Article by Brian L. Milne, Energy Editor, Product Manager with Schneider Electric
The average price for regular grade gasoline sold at retail outlets across the United States reached a six-month high of $2.496 gallon on January 9, a time of year when gasoline prices typically decline, with the previous high of $2.499 gallon registered in June also the 2016 high, data from the Energy Information Administration shows. The average declined over the following three weeks to $2.408 gallon on January 30, although appears positioned to again advance in February.
The price action runs contrary to gasoline’s seasonal disposition, with seasonal factors corroborated by bearish fundamentals. EIA data shows the domestic supply of gasoline as of January 27 increased 21.6 million bbl or 9% from end year 2016 to 257.1 million bbl–the second largest inventory holding since record keeping began in 1980, with the high reached in mid-February 2016 at 258.7 million bbl.
The building supply came as implied demand–gasoline supplied to the primary market–slumped to a nearly two-year low at 8.039 million bpd despite strong exports. EIA shows US gasoline exports averaged 925,250 bpd in January after reaching a weekly high export rate of 1.149 million bpd during the week-ended December 23.
Bearish weekly statistics in January provided some downward pressure, with February gasoline futures traded on the New York Mercantile Exchange testing price support at the $1.4888 gallon 50% retracement point for the November-to-January rally late in the month after reaching a 16-month high on the spot continuous chart at $1.7095 gallon on the first business day of 2017. Still, the February reformulated blendstock for oxygenate blending futures contract on NYMEX expired January 31 at $1.5256 gallon, a value at the upper end of the 2016 summer range for nearest delivered futures and nearly $0.40 gallon higher than year prior.
On the first day of February, March RBOB futures settled at $1.5791 gallon as it rolled into the nearest delivered position in the contango market, well above the $0.8975 gallon multiyear low plumbed in February 2016 by nearest delivered futures. The forward curve ended February 1 at a $1.8139 gallon high for May delivery, near flat with the June contract at $1.8105 gallon, and at a slight premium to April delivery at $1.7973 gallon.
RBOB futures second quarter premium to March delivery coincides with the preseason rally for gasoline, as prices advance from late winter to spring amid the transition to the more costly to produce summer-grade gasoline specifications, seasonal refinery maintenance, and the expectation for greater demand during the warm summer months. EIA forecasts US gasoline consumption to average 9.62 million bpd from June to August, a tad higher than estimated for the corresponding period in 2016, and well above a projected 9.04 million bpd demand rate for the first quarter.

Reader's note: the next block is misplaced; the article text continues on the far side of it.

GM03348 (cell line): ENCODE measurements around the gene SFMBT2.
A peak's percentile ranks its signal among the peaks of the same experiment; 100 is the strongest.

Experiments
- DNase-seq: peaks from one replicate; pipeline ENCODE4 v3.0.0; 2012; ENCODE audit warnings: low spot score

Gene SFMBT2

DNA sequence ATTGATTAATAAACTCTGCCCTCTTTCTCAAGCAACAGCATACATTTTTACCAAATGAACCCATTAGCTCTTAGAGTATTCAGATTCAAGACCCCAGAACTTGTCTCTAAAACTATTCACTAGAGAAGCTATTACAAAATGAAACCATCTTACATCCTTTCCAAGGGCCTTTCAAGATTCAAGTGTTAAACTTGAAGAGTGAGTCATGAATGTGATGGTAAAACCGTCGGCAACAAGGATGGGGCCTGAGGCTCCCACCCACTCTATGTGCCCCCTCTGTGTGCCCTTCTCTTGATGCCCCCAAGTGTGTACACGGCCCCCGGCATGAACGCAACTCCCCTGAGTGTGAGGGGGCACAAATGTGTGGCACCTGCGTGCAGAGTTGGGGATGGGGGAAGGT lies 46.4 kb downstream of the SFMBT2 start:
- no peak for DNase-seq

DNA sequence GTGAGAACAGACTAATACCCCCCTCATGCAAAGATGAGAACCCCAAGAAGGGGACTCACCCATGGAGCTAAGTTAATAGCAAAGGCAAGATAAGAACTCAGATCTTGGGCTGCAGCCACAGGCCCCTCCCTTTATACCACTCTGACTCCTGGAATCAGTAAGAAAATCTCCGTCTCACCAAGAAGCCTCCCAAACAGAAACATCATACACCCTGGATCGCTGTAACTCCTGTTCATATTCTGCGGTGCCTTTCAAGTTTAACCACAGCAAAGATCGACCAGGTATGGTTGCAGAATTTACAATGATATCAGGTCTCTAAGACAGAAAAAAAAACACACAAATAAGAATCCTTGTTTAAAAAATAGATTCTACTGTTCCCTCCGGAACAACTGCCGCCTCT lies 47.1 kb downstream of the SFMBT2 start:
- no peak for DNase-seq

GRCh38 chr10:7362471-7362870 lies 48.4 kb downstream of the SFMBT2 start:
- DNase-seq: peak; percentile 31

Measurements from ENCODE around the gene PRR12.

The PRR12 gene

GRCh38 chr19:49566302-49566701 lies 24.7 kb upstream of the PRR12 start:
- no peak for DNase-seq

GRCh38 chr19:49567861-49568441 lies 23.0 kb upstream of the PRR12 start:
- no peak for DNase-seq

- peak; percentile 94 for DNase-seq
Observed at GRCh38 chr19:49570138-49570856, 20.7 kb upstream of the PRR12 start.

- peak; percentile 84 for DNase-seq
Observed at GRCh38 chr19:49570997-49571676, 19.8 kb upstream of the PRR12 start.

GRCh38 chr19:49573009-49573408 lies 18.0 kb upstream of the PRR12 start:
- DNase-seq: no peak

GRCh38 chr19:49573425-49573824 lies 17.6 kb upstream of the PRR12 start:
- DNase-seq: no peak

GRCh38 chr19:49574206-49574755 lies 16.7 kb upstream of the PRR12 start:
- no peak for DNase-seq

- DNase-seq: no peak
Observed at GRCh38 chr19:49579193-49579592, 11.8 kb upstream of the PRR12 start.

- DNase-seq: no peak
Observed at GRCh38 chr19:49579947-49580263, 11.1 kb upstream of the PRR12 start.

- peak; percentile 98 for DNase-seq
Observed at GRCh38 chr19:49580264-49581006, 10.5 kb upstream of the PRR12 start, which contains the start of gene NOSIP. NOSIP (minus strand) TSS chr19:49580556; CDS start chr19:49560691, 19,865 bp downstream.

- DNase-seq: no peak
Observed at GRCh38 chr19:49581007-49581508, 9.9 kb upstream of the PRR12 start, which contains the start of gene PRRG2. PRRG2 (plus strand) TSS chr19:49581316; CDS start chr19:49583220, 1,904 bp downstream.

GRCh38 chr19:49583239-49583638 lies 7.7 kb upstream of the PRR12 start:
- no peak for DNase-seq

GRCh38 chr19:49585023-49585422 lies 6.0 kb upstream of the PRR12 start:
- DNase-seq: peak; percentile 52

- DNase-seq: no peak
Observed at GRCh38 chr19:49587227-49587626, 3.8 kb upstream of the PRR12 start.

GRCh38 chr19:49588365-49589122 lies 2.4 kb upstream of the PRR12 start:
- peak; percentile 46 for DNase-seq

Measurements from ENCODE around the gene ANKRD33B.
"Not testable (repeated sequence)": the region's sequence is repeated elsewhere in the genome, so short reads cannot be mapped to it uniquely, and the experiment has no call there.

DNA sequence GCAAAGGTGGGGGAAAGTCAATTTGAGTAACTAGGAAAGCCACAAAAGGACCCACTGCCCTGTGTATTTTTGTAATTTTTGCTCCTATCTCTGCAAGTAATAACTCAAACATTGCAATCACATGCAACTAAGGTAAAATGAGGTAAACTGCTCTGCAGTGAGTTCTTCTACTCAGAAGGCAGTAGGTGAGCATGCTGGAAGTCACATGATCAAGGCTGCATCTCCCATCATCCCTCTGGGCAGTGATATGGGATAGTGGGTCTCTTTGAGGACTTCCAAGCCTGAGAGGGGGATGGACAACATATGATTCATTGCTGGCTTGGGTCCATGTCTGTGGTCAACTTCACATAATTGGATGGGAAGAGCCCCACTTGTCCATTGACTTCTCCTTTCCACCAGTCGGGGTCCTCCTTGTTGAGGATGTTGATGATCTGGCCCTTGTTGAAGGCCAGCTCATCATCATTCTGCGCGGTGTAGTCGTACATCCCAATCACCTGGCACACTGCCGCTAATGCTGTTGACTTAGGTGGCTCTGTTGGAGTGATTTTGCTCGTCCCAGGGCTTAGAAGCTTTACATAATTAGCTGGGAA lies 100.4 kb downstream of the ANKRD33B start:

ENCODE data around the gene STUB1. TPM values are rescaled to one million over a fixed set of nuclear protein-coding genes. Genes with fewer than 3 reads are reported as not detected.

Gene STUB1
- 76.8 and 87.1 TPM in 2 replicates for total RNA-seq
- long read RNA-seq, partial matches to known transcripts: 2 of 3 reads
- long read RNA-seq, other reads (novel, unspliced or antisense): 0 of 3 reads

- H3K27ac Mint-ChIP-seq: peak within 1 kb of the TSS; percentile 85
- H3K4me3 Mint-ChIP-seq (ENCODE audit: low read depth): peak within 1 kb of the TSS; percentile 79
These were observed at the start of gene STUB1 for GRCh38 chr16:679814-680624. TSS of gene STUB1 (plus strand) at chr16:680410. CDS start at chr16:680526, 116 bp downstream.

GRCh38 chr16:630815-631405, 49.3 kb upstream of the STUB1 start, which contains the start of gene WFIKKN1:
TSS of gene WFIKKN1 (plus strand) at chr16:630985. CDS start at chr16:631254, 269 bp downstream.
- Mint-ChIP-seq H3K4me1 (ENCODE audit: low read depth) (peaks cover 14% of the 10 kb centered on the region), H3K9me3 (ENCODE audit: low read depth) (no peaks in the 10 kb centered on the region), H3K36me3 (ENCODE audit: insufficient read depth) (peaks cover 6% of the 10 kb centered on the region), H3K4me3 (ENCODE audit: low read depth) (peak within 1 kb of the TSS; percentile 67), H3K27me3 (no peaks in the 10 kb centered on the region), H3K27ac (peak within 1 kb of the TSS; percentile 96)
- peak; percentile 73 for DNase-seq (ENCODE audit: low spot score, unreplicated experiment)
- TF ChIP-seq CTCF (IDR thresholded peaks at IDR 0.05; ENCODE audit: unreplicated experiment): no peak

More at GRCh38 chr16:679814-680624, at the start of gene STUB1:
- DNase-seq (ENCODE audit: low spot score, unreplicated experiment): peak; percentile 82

Driving current price strength is bullish sentiment reflected by building length in NYMEX RBOB futures by non-commercial market participants who are speculators since they are not using the futures contract to hedge a physical position in the underlying market. The non-commercial trading group boosted a net-long stance in RBOB futures to a 10-month high in mid-January before paring the position data from the Commodity Futures Trading Commission shows, with a long position taken on an expectation for prices to increase.
Open interest for RBOB futures reached a record high in January, with the elevated market participation demonstrated by the outstanding contracts indicating wide support for higher prices. This dovetails with bullish sentiment for West Texas Intermediate futures, with the US crude price benchmark achieving a record high net-long position of 482,523 contracts held by speculators in late January, with the futures position equivalent to 482.523 million bbl of crude oil. Open interest for WTI edged off a record high to 2.15 million outstanding contracts in late January.
Production cuts by the Organization of the Petroleum Exporting Countries and 11 non-OPEC producers that took effect January 1 continue to promote the market’s exuberance, with early indications showing strong compliance with the cuts by OPEC. Of the nearly 1.8 million bpd in combined production cuts agreed to by the parties in late 2016, OPEC has agreed to a 1.2 million bpd reduction during the first six months of 2017.
OPEC has so far defied its history of cheating on quotas spurring the record length in WTI futures. The International Energy Agency expects the production cuts to erase a global supply-demand imbalance in the second quarter, three years following the start of overproduction which peaked in the second quarter 2016.
The large net-long stance leaves the market vulnerable to a steep selloff, and the market will continue to closely scrutinize OPEC production rates to ensure a high level of compliance. So too will market followers look over US production data, which reached a 10-month high in January at 8.961 million bpd as higher crude prices prompt US shale oil producers to finish drilled but uncompleted wells. The EIA reports 5,379 DUC oil and gas wells in December.